This gateway into the old city of Madrid was built in 1778 and resembles the triumphal arches once built by the Romans. At night, its engravings, columns, and statues look stunning under the effective illumination. It’s located on a roundabout in the Plaza de la Independencia.
The Temple of Debod
This is an astonishing monument near the Plaza de España. It is actually an ancient Egyptian temple transported stone-by-stone to Madrid in 1968 as a gift from Egypt. The temple was dedicated to the gods Amon and Isis in the 2nd century BCE by King Adikhalamani. Inside you’ll find well-preserved shrines and a hallway. A peaceful garden has been planted around the temple to create a magical ambiance in keeping with its antiquity and original purpose.
The Nightlife in Madrid
As both a large capital city and a university city, Madrid has a large and vibrant nightlife scene. Whether you’re looking for something quiet and relaxing, something distinctly Spanish, or something modern and international, you can find it in Madrid.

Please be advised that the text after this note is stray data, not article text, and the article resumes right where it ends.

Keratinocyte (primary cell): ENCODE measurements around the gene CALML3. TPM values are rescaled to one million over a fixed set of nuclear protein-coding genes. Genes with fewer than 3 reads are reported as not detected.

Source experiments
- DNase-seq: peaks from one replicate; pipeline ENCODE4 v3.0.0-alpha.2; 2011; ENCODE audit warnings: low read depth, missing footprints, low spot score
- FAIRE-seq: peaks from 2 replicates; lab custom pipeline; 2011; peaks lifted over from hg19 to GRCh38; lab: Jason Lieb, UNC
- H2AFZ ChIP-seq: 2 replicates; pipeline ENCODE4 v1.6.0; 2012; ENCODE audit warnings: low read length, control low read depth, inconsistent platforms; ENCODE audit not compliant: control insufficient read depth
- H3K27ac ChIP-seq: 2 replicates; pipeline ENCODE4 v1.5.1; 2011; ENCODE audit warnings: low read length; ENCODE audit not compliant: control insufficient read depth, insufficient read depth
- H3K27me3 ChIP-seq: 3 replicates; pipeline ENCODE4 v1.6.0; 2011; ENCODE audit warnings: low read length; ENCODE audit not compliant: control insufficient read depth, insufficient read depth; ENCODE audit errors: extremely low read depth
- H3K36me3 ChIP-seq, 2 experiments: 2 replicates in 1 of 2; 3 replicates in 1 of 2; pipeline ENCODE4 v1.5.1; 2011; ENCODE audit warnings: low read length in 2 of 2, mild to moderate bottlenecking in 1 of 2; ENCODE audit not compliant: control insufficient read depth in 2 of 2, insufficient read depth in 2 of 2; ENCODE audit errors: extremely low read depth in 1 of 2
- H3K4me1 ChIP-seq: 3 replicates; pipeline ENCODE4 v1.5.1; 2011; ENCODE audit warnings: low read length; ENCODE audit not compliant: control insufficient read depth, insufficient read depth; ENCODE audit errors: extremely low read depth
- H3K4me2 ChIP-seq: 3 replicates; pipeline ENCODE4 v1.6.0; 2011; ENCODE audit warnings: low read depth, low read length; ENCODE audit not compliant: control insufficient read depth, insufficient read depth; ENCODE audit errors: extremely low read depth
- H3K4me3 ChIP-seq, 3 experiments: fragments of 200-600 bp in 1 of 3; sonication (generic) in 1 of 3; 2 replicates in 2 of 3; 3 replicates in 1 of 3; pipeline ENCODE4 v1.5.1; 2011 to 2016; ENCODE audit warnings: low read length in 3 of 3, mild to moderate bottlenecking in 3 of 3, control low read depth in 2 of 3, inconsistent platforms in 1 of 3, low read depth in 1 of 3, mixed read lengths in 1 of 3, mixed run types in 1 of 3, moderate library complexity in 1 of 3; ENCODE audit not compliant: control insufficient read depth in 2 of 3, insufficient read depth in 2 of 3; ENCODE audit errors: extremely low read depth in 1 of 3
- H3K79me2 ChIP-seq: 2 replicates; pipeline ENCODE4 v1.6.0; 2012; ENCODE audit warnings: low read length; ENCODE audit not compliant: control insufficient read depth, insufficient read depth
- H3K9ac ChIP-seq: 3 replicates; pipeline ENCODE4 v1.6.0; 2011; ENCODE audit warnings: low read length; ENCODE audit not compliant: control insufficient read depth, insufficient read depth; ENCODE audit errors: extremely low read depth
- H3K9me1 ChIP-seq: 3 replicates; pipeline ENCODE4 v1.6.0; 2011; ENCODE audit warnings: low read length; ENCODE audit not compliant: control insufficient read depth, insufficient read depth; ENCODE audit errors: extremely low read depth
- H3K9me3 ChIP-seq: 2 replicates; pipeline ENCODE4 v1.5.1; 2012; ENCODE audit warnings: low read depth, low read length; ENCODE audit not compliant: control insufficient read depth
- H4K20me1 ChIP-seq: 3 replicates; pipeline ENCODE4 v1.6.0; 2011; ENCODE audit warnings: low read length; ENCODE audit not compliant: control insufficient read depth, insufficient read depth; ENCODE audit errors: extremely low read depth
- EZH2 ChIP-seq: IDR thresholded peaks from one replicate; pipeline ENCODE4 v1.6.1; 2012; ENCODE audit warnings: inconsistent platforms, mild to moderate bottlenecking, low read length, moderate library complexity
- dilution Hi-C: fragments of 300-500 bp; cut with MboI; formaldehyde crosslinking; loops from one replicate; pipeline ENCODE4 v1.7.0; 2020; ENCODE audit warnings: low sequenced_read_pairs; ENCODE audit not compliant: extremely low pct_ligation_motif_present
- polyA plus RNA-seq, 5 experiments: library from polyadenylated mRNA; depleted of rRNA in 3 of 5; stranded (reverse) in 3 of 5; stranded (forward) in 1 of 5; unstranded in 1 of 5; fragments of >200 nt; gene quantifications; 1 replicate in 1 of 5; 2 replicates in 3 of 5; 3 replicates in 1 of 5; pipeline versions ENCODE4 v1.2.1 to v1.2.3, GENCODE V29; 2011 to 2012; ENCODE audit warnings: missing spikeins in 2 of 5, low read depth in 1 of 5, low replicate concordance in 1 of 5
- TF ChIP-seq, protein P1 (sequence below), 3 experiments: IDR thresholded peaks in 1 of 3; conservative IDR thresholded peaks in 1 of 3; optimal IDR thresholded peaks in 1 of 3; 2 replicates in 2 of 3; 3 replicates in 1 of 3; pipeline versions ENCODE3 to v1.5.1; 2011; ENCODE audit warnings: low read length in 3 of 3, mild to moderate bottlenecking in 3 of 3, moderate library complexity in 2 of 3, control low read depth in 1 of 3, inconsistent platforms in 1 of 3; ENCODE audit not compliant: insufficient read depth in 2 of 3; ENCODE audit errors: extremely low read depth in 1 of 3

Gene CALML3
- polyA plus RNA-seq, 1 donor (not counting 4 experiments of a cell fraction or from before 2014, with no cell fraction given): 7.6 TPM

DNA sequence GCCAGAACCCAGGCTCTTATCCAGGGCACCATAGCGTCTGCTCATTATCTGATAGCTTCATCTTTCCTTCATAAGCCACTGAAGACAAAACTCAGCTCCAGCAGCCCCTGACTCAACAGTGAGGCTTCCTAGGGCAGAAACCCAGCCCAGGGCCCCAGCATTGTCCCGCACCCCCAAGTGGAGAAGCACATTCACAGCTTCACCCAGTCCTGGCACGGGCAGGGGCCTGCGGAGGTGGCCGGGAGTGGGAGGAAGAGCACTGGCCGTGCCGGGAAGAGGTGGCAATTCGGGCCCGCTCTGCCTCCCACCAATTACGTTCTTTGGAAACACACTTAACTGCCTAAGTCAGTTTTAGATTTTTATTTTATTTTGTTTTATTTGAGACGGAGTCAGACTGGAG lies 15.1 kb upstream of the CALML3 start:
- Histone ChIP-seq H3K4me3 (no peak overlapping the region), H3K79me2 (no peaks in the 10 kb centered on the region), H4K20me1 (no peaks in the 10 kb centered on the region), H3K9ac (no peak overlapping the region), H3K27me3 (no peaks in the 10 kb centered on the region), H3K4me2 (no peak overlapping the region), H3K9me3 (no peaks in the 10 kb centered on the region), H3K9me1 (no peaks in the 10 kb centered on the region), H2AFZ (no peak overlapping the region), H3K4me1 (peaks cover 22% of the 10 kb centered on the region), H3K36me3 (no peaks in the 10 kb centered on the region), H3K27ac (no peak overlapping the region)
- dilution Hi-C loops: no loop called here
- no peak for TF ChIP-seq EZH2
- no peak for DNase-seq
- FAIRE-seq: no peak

You may have come across a few quirky Spanish pop songs over the years. My favorite is The Ketchup Song by Las Ketchup, though a friend of mine really loved Loca People by Sak Noel. If you want to get into the Spanish groove and meet locals, there are various clubs across Madrid where they play this kind of music, like Samsara or La Cartuja.
If you’re looking for something more international, you can hear hip-hop and RnB in several clubs across the city, such as Bogui Jazz and Serrano 41. For live rock, metal, and indie bands, check out Tupperware and Independence Club. And after 1 am, the electric dance clubs get busy. Penelope Madrid is known for house music on the weekends, and Kapital is one of the most popular clubs in Madrid.